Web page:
Two years worth of developments for a busy Salford road plan to help the city cut back even further on their carbon footprint.

In July 2019, proposed plans were made to improve the A5063 Trafford Road, which is a major hub for the city of Salford, connecting to the M602 and the M60 via the A5081 and A56.

These plans are in conjunction as part of an overall scheme by Transport for Greater Manchester and Salford City Council, which will result in a cycling and walking network made up of more than 1,800 miles of routes, including 400 miles of Dutch-style segregated bike lanes.

Once finished it will be the largest-joined-up system of walking and cycling routes in the UK.

The plans which are due to finish in early 2022, are to result in improved facilities for pedestrians and cyclists, which could potentially encourage more commuters to take alternative methods of travel, rather than by car.

The A5063 Trafford Road improvements scheme is not set to start until the Summer of 2020, however local residents have already been voicing their opinions on social media.

Residents are mainly voicing their concerns due to the fact that two years worth of roadworks over such a busy and long stretch of road is going to cause problems for their commutes and daily life, however it is not the traffic that is the main issue, there are also some major environmental issues that could arise.

Congestion, which is prevalent in Salford already at the minute due to ongoing roadworks around the city, will lead to an increase in carbon emissions.

There could be serious levels of noise pollution from the roadworks, and an increase in air pollution due to the as a result of the roadworks is possible too.

The infographic below however shows Salford’s Carbon Dioxide levels between 2005-2015.

An Infographic regarding the levels of CO2 in Salford between 2005-2015, using data gathered from Salford city council.

Gareth Hughes the project manager for the proposals however said that nobody had yet had any major protests to the plans, at a drop-in conference at the Copthorne Hotel in November: “We’re not aware of any formal objections.

“We held an event a couple of months back, people were voicing their concerns, mainly over the congestion side of it.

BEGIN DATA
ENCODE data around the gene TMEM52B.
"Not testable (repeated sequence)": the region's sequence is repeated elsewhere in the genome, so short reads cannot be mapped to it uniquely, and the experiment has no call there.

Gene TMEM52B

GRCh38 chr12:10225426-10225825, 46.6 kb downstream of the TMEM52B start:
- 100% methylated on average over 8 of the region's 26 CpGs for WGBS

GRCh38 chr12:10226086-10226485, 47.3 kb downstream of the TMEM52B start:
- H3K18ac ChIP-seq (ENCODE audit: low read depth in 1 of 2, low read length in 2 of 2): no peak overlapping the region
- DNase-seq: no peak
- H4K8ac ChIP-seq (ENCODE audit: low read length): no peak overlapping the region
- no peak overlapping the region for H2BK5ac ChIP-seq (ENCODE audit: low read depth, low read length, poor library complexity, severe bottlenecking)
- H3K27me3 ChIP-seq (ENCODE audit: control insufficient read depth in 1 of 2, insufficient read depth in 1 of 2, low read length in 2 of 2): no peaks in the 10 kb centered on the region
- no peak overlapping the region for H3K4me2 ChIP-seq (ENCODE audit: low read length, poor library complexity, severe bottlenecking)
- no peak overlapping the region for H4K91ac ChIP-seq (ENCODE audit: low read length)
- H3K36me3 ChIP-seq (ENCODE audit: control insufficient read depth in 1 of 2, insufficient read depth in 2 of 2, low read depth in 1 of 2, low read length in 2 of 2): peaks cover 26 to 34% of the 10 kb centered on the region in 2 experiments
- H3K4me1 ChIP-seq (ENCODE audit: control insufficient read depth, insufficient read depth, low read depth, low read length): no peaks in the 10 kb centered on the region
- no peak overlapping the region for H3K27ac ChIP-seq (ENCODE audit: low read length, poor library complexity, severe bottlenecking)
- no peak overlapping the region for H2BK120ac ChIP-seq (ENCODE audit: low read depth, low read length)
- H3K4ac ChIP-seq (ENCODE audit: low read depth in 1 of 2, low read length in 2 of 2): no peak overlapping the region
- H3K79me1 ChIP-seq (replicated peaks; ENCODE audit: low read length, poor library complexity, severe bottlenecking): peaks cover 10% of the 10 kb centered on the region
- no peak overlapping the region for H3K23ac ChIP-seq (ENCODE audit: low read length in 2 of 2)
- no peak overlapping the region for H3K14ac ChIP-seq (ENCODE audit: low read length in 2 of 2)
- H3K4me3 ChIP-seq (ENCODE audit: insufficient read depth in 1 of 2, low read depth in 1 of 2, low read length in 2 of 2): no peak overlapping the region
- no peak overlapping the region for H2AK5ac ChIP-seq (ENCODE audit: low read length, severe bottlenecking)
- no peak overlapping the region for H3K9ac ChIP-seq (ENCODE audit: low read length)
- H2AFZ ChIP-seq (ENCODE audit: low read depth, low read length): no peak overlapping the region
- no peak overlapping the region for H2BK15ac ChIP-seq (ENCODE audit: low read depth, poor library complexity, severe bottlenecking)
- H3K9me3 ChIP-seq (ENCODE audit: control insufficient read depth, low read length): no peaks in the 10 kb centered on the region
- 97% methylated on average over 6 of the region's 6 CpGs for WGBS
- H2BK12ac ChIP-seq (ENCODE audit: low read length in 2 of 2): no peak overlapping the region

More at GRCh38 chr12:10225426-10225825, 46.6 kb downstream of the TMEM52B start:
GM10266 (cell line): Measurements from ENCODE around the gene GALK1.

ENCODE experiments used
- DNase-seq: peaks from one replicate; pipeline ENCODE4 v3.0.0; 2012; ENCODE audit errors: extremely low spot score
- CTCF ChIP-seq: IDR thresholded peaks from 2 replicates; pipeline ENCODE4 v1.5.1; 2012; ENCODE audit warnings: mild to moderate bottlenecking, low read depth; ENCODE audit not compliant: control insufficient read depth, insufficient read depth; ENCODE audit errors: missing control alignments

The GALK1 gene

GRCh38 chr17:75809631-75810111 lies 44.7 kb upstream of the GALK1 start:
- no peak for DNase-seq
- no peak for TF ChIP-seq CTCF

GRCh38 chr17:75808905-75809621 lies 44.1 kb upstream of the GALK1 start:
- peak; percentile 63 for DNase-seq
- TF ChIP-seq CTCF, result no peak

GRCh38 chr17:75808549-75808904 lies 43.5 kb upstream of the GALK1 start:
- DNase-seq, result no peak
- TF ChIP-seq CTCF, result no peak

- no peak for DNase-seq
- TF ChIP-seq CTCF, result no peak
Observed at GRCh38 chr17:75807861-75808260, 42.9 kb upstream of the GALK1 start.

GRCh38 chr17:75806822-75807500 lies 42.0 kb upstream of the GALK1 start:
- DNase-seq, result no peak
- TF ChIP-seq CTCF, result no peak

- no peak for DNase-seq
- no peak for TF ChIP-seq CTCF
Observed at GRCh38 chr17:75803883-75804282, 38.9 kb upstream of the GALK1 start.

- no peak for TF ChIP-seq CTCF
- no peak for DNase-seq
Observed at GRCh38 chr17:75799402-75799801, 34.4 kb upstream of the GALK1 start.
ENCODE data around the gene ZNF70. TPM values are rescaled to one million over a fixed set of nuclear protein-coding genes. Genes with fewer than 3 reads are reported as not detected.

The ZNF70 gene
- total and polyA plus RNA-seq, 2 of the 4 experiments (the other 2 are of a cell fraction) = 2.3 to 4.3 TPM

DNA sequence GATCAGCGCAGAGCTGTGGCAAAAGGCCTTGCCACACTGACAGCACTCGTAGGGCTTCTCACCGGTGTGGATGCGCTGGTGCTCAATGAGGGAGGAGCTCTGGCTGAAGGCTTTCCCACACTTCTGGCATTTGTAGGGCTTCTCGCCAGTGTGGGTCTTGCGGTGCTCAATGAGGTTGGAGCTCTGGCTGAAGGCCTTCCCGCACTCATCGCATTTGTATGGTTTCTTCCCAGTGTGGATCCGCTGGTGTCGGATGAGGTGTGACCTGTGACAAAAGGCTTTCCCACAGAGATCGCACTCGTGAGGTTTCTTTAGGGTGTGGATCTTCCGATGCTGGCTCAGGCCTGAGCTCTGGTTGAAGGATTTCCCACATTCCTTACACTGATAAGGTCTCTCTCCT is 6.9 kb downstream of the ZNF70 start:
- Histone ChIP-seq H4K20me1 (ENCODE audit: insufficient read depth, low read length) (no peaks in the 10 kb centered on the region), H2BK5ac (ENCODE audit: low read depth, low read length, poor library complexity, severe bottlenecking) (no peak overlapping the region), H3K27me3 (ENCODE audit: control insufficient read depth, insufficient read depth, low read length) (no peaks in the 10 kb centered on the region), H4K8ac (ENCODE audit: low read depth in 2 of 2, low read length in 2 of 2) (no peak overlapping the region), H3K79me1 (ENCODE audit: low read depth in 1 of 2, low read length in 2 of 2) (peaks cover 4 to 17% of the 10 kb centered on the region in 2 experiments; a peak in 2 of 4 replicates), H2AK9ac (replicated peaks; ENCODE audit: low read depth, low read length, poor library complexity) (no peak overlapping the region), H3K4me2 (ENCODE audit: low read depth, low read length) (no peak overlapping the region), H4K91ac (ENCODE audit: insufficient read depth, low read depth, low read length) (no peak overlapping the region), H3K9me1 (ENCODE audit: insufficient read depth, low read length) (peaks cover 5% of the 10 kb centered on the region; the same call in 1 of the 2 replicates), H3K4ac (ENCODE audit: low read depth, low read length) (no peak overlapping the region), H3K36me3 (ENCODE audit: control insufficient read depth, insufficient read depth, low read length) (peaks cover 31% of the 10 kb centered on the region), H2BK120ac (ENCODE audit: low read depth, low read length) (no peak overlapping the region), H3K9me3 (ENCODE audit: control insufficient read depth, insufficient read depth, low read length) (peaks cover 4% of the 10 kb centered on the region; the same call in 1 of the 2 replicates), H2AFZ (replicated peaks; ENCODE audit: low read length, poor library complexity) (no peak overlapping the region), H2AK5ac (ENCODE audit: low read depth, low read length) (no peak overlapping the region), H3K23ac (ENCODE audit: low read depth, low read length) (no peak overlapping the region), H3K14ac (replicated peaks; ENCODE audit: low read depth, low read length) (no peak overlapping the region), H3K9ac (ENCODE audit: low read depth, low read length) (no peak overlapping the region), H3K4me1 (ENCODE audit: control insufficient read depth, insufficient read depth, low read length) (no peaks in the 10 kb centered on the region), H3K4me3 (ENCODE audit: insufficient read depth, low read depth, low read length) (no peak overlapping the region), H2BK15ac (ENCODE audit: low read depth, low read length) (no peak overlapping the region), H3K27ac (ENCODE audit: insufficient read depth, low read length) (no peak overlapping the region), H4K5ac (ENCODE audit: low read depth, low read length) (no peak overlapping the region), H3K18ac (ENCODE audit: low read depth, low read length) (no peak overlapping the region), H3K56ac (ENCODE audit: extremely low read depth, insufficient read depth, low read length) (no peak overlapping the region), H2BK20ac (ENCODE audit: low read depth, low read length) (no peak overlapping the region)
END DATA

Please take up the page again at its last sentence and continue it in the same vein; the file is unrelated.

Over the sort of short-term all the construction is going on, and there’s concern over the congestion that’s going to happen there.”

In the long-term however, the scheme will improve the local environment by removing existing visual and physical barriers in the central reserve, decluttering footways, replacing street furniture, introducing new trees and low level planting areas with the addition of ornamental grasses and wildflower areas and utilising Sustainable Drainage Systems (SuDS) wherever possible.

There are other parts to this scheme that could ultimately reduce carbon emissions in the area, including the introduction of an innovative Cycle Optimised Protected Signals (CYCLOPS) layouts that will ultimately reduce conflict between vehicles, pedestrians and cyclists at junctions, and prevent congestion between user groups.

Another part to the scheme that could reduce carbon emissions is the reallocation of the available space at specific junctions.

This is with the aim to optimise the signal operation, bringing additions such as new and extended turning lanes and traffic islands which will help vehicle flow.

One final part of this scheme is to upgrade the current bus stops that are along Trafford Road with the aim of improving accessibility by bringing them upto the current standards set by Transport for Greater Manchester. This aims to improve service efficiency, which in turn could convince more people to travel via public transport and less by car.

If you are concerned about any environmental issues regarding the A5063 Trafford Road Improvements or any queries in general, you can contact the council via email at: or by telephone: 0161 779 6060




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